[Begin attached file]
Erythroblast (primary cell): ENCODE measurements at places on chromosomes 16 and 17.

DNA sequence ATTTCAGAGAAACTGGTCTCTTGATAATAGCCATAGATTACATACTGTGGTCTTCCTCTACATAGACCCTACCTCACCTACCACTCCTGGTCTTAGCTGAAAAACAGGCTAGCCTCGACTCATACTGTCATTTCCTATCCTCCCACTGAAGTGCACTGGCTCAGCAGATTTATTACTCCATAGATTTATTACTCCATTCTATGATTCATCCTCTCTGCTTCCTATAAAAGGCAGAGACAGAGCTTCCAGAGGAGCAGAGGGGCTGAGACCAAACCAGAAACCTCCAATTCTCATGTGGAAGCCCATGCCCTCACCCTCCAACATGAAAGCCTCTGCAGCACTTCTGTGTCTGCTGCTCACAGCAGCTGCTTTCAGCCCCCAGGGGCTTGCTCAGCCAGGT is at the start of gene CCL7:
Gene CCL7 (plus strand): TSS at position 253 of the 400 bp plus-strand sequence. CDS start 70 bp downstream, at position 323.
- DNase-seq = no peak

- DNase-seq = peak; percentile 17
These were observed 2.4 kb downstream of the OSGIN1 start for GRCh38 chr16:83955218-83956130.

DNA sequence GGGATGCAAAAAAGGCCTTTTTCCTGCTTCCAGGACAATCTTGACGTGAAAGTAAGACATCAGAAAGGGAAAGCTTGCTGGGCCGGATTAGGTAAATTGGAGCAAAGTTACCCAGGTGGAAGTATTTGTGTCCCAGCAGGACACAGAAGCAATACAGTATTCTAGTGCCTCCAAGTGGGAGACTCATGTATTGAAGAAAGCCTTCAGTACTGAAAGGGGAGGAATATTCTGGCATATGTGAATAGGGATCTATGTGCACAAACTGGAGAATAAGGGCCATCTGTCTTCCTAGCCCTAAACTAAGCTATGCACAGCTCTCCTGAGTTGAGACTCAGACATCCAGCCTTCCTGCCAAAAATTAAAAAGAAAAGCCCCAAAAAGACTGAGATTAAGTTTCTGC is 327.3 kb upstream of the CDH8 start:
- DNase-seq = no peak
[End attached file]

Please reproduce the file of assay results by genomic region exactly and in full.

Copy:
Erythroblast (primary cell): ENCODE measurements at places on chromosomes 16 and 17.

DNA sequence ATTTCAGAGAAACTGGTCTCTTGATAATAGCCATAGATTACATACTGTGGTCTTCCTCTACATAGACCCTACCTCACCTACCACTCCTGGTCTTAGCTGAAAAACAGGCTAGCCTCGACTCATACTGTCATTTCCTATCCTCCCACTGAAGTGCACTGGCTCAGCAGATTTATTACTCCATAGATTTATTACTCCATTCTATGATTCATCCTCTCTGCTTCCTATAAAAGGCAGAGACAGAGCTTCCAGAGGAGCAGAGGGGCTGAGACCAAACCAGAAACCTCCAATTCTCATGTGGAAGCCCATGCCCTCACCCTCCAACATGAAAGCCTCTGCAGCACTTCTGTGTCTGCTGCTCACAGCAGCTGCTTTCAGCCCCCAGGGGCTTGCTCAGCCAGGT is at the start of gene CCL7:
Gene CCL7 (plus strand): TSS at position 253 of the 400 bp plus-strand sequence. CDS start 70 bp downstream, at position 323.
- DNase-seq = no peak

- DNase-seq = peak; percentile 17
These were observed 2.4 kb downstream of the OSGIN1 start for GRCh38 chr16:83955218-83956130.

DNA sequence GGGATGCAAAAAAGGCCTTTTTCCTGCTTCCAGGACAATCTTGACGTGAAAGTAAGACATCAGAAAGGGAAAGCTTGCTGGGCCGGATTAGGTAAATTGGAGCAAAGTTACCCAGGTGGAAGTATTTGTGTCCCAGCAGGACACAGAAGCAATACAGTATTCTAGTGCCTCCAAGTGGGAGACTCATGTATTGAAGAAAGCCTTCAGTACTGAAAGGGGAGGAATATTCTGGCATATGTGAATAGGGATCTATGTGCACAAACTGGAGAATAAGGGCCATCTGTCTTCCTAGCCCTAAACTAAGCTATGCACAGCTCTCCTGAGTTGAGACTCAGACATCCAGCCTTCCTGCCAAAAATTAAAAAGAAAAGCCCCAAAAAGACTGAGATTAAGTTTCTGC is 327.3 kb upstream of the CDH8 start:
- DNase-seq = no peak